By Alex Schwartzburg – April 4, 2011
On Wednesday, former Harvard University political science professor Daniel Goldhagen gave a lecture in Shain Library called “Worse Than War: Understanding Genocide and How to Stop It.” For roughly an hour and a half, Goldhagen spoke slowly, in a deep nasal voice, about genocides: how they begin, why they are perpetrated and supposedly—though I think I must have missed it—why they end. In short, the experience of the lecture was like watching Sophie’s Choice for the first time after coming home from a fun and carefree day at an amusement park. That’s not a bad thing. Genocide is a very serious issue and Goldhagen is correct; it needs to be discussed.
As the man said, “Genocides happen in every corner of the world to every type of people. The numbers in the past one hundred years are staggering. The Turks slaughtered more than a million Armenians in World War I. In the 1930s and 40s, the Japanese killed millions across Asia. In the Soviet Union, the estimated number of deaths in the Gulag camps is beyond eight million. The Germans slaughtered six million Jews and millions more in World War II. In the 1950s and 60s the Communist Chinese killed an estimated thirty million. During the 1970s the Khmer Rouge killed almost two million Cambodians (twenty percent of that country’s population). Bosnia, Rwanda, Congo and Darfur. All told in our time, there have been one hundred million victims of genocide, more than all the combat deaths in all the wars fought during that time in the world. Based on the human toll alone, genocide and mass slaughter are worse problems plaguing humanity than war. We need to understand why.”
He took long pauses between each of those sentences to really let the facts sink into the hearts and minds of his audience. He later went on to say that the United States, by dropping the two atomic bombs on Hiroshima and Nagasaki, committed an act of genocide against the Japanese in World War II.
There were mixed reactions to Dr. Goldhagen. I personally liked two things about him. First, he didn’t just spin a theory like a lot of professors do. He kept the conversation real, thoroughly grounded in historical context. Second, he did a great deal of thorough research to back his claims. This is a guy who stood among about a thousand confessed mass murderers in Rwanda without the presence of any guards. He has done a very admirable job of obtaining and presenting the facts of the Rwandan genocide, and his intention is clearly a noble one.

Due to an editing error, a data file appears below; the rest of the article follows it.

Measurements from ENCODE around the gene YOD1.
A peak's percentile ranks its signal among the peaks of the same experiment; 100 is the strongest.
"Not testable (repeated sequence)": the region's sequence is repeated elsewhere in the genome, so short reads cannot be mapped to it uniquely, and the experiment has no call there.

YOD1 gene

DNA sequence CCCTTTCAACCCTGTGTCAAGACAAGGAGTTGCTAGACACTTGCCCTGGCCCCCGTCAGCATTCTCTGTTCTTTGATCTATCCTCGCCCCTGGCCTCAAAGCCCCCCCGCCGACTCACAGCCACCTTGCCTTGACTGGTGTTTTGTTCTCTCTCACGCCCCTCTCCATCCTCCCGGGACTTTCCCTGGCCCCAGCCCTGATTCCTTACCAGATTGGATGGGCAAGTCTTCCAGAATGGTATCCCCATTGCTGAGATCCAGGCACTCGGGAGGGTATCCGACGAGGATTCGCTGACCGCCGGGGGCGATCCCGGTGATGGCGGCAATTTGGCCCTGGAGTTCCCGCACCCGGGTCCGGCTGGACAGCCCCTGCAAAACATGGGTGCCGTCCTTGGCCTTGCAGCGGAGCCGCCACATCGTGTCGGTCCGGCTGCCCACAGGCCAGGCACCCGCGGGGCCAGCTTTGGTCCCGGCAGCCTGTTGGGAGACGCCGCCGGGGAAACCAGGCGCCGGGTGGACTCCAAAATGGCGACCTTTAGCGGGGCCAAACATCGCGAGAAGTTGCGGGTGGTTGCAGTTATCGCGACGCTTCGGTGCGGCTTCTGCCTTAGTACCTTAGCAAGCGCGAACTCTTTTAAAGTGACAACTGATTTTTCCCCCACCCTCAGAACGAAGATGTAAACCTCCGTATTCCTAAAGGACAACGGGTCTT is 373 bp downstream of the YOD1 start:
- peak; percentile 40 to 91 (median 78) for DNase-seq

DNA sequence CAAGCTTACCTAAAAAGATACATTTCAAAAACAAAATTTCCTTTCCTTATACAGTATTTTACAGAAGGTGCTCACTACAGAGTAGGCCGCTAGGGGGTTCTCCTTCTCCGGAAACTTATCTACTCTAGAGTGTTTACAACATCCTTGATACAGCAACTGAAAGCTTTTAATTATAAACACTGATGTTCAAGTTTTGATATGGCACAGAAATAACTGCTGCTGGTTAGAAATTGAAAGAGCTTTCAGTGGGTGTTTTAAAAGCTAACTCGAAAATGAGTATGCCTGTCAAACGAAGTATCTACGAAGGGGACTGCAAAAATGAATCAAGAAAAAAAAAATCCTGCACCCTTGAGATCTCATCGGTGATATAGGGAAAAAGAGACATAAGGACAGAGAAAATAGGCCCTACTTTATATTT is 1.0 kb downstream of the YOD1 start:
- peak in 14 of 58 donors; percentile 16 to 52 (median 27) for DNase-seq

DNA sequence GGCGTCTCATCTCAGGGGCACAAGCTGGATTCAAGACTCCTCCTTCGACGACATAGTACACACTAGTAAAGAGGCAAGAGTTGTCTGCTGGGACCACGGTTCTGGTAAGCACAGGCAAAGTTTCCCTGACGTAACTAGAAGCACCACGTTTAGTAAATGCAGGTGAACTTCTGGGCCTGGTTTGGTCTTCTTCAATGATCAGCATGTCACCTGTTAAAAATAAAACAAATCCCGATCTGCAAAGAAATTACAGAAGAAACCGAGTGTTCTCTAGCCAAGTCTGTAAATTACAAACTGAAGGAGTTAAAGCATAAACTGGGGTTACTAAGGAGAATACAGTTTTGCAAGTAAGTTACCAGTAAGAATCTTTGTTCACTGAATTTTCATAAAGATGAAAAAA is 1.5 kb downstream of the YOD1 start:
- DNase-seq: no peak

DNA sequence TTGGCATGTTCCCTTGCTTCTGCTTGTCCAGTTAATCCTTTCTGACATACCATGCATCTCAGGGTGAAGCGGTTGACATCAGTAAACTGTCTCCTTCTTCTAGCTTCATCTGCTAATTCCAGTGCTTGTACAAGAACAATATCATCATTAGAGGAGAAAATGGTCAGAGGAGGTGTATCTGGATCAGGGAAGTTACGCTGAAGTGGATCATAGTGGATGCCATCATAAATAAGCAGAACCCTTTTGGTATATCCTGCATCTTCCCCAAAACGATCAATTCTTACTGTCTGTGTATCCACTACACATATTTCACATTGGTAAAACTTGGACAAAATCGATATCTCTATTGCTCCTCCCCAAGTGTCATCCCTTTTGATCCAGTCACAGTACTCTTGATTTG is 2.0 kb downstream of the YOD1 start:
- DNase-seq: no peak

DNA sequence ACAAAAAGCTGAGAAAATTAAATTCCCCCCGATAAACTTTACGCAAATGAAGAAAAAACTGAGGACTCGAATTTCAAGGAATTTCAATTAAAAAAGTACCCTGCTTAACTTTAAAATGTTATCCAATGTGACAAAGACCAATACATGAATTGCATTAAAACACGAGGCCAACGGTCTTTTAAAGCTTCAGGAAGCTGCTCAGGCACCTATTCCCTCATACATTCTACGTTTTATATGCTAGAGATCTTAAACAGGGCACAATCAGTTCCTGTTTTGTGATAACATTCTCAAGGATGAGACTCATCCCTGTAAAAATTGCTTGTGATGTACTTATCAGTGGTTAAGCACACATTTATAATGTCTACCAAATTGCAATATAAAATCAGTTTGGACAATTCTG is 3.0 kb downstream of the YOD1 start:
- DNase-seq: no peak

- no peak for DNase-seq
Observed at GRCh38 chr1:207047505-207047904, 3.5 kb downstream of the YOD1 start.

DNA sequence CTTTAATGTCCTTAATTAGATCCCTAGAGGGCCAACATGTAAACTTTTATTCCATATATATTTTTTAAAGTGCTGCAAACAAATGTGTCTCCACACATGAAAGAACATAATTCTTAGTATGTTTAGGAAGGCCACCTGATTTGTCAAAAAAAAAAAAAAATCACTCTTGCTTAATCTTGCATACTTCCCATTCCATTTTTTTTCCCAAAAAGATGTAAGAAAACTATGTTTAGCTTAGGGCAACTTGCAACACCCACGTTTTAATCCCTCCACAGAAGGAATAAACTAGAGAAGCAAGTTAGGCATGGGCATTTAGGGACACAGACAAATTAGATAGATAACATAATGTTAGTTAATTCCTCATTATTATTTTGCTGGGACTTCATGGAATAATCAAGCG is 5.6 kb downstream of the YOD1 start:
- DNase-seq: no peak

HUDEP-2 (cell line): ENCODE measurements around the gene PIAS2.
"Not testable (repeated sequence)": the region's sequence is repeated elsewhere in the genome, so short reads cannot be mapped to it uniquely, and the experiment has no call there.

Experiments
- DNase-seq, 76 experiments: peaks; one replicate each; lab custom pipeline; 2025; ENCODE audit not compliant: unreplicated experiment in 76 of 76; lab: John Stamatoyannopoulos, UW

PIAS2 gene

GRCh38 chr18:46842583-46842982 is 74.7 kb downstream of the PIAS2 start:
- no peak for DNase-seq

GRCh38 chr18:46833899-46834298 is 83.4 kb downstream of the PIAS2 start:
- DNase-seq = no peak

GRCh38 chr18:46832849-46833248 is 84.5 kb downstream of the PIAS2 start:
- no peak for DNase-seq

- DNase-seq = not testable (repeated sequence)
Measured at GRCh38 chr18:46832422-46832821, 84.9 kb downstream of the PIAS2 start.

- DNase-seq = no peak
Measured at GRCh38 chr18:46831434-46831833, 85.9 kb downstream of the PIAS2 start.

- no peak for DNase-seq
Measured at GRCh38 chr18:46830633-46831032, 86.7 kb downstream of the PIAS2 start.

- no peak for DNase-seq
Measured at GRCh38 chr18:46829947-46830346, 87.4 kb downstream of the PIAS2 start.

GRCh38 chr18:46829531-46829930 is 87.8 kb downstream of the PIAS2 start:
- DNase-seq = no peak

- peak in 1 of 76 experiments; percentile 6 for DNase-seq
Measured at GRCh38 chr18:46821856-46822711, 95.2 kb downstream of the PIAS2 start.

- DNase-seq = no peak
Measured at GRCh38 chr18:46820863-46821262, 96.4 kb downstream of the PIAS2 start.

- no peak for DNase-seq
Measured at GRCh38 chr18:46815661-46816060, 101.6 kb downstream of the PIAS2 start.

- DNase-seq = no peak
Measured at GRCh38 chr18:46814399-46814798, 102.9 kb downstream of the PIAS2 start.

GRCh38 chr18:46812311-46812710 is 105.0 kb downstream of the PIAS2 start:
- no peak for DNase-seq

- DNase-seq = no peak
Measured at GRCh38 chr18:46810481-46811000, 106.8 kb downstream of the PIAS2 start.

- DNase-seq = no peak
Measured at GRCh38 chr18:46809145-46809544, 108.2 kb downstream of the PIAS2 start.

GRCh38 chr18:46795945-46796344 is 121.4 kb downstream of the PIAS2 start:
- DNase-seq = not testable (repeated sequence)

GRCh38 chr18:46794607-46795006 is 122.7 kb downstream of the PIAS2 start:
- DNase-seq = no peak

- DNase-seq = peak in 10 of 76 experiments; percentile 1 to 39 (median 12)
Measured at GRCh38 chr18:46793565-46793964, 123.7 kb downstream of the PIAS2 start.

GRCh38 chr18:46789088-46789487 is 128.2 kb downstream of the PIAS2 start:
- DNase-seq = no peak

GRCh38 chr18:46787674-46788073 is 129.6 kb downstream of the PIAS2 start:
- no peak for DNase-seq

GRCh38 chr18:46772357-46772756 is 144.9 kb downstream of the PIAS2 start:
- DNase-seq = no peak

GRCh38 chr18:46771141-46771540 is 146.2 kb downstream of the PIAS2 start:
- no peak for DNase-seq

However, he’s too gung-ho about taking what he believes to be the proper political action to respond to the problem of genocide. What he wants to do, in essence, is to create an international organization that would put a bounty on people who are or are suspected of perpetrating or planning to perpetrate genocides. This would entail putting bounties on people who are perceived as threats by anonymous, and supposedly omniscient, overseers. Given that the world is a big place with many languages and lots of misunderstanding, this is very dangerous. I would suggest that the creation of such an institution, an international organization that is charged with the task of offering rewards for the assassination of individuals whom it does not like is at its core an INSANE solution.
But that was not the only radical and problematic part of Goldhagen’s lecture. If you are going to create an institution whose job is to kill people (which was the same function the SS had, by the way), you need to ask yourself and the world a very important question: is philosophy—even before policy—something that needs to be rooted in the truth of a real world situation, or is it something that can be universally applied to all situations?
If the answer is no, then the centralized policies that the Harvard academics like Goldhagen create and the agencies that enforce them will probably be very effective. If the answer is yes, on the other hand, then one’s attempts to impose a value structure on other people, people who have different ethics, norms, cultures and different fundamental understandings of the world (different not only from us, but from each other) through economic and legal means will not necessarily work.
We are a Western culture that is familiar with enacting policies and laws to establish a system to maintain our notion of what is the “proper order.” Through violence, education and their dialectical product, the social contract, the West built its notions of democracy, personal liberty and freedom from the ground up. Its leaders cannot simply do that for others.